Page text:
To Measure Email Programs

Today’s marketers need to create an engaging email program, not only to entice subscribers to read their emails, and hopefully convert, but because a lack of read emails could lead to decreased deliverability. Simply adhering to common standards is not enough to land your messages in the inbox. advertisement advertisement According to a recent study by Return Path, using global consumer data consisting of over 17,000 commercial senders, 2 million consumer panelists, and over 5.5 billion commercial email messages sent to Microsoft, Gmail, Yahoo, and AOL users between January 1, 2017, and December 31, 2017, consumer data can uncover behavior based factors and thresholds that influence inbox placement at large mailbox providers.

To Measure Email Programs

Consumer data is Information captured from monitored email accounts, controlled by real subscribers to sample user initiated and engagement based filtering decisions by mailbox providers. Key indicators, gained from email analysis, to get the most from your eMail program are summarized as follows: Messages read:  A positive indicator that subscribers want to receive messages from a particular sender Messages forwarded:  A positive indicator that a message is desired, and likely personal in nature Messages replied to:  A positive indicator that the recipient desired the message and that others may want it, too Messages marked as “not spam:” Subscribers marking messages in the spam folder as “not spam” is a very strong signal to mailbox providers that email should have been delivered to the inbox Messages marked as spam:  A negative signal that email is spam and does not belong in the inbox Messages deleted before reading:  A negative indicator that your message wasn’t relevant or desired The relative importance of each measurement is shown in the following list.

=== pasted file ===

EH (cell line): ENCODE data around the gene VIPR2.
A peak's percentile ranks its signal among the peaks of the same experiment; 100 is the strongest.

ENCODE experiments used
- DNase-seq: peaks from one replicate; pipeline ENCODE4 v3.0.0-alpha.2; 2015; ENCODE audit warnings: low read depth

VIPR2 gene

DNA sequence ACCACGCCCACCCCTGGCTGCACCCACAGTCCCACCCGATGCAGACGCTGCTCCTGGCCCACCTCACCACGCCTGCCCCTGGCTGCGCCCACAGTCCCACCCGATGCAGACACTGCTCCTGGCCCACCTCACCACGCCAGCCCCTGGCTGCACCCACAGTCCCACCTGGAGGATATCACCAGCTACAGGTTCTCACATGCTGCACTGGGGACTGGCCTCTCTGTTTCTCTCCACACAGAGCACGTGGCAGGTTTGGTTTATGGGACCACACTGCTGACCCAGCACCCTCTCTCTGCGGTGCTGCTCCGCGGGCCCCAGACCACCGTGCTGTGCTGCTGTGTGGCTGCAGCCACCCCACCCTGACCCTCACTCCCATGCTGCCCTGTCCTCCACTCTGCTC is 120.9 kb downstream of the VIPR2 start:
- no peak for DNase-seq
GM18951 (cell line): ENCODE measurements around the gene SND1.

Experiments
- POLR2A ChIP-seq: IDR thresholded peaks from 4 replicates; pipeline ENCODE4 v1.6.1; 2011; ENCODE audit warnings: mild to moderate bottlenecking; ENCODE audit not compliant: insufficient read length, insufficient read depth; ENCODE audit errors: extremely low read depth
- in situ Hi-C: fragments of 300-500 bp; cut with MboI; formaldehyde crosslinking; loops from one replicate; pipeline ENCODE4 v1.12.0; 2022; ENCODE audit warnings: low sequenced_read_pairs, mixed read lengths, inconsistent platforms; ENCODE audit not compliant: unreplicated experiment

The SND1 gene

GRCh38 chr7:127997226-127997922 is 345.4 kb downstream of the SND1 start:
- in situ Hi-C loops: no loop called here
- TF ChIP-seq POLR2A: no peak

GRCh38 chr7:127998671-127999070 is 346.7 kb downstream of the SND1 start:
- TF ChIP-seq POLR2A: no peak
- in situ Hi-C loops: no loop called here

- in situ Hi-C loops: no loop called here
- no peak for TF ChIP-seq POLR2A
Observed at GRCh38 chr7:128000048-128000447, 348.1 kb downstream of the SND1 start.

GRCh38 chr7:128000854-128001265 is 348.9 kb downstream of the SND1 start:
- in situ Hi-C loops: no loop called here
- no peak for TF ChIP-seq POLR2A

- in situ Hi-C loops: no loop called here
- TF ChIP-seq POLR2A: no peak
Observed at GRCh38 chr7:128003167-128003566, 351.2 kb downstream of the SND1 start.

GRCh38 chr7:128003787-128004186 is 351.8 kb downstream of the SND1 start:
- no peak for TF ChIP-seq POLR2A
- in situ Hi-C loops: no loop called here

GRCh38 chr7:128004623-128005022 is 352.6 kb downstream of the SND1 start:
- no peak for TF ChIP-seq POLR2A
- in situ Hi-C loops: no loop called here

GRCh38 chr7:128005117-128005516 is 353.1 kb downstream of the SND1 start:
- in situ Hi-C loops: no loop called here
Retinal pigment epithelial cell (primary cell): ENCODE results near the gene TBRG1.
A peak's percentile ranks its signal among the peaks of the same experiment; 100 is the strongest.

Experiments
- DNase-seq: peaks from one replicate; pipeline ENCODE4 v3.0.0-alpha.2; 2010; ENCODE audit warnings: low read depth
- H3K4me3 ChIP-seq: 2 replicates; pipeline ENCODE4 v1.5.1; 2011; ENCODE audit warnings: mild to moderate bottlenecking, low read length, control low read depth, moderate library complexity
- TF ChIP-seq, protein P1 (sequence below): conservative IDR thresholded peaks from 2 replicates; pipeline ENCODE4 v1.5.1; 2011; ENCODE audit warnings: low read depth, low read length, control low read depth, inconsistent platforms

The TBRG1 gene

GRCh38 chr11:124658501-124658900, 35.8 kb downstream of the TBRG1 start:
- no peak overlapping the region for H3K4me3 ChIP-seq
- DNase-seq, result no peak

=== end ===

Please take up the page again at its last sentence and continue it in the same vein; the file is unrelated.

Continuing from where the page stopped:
Spam Placement Rate The spam placement rate is calculated as the number of emails delivered to the spam folder out of total emails sent, showing the percentage of your emails that were identified as unsolicited bulk email, or spam, by the receiving email provider’s spam filtering system. Significance: Spam placement rate is valuable in understanding how SMTP service providers and their spam filters classify your emails. A low spam placement rate signals that you’re a trusted sender, and your emails are desired. A sudden increase in spam placement could indicate an issue with a specific campaign, or your entire email program. High spam placement will also impact your other engagement metrics, as few subscribers interact with the messages that land in their spam folder. Read Rate The read rate is calculated as the number of emails that are marked as “read” out of all emails sent. Read rate is similar to open rate, but it is far more accurate because it accounts for all emails viewed, regardless of image rendering. Significance:Read rate allows you to distinguish successful campaigns that grab subscribers’ interest, from the failed campaigns that are ignored. Read rate also has an effect on your deliverability, as poor engagement impacts how mailbox providers deliver your email. If your read rates are consistently low, SMTP service providers will begin to view your email as unwanted and start delivering your messages to the spam folder. Observations: Overall, the average read rate in 2017 was 21.5%. Earning the highest read rate for the second consecutive year was the distribution & manufacturing sector (57.7%).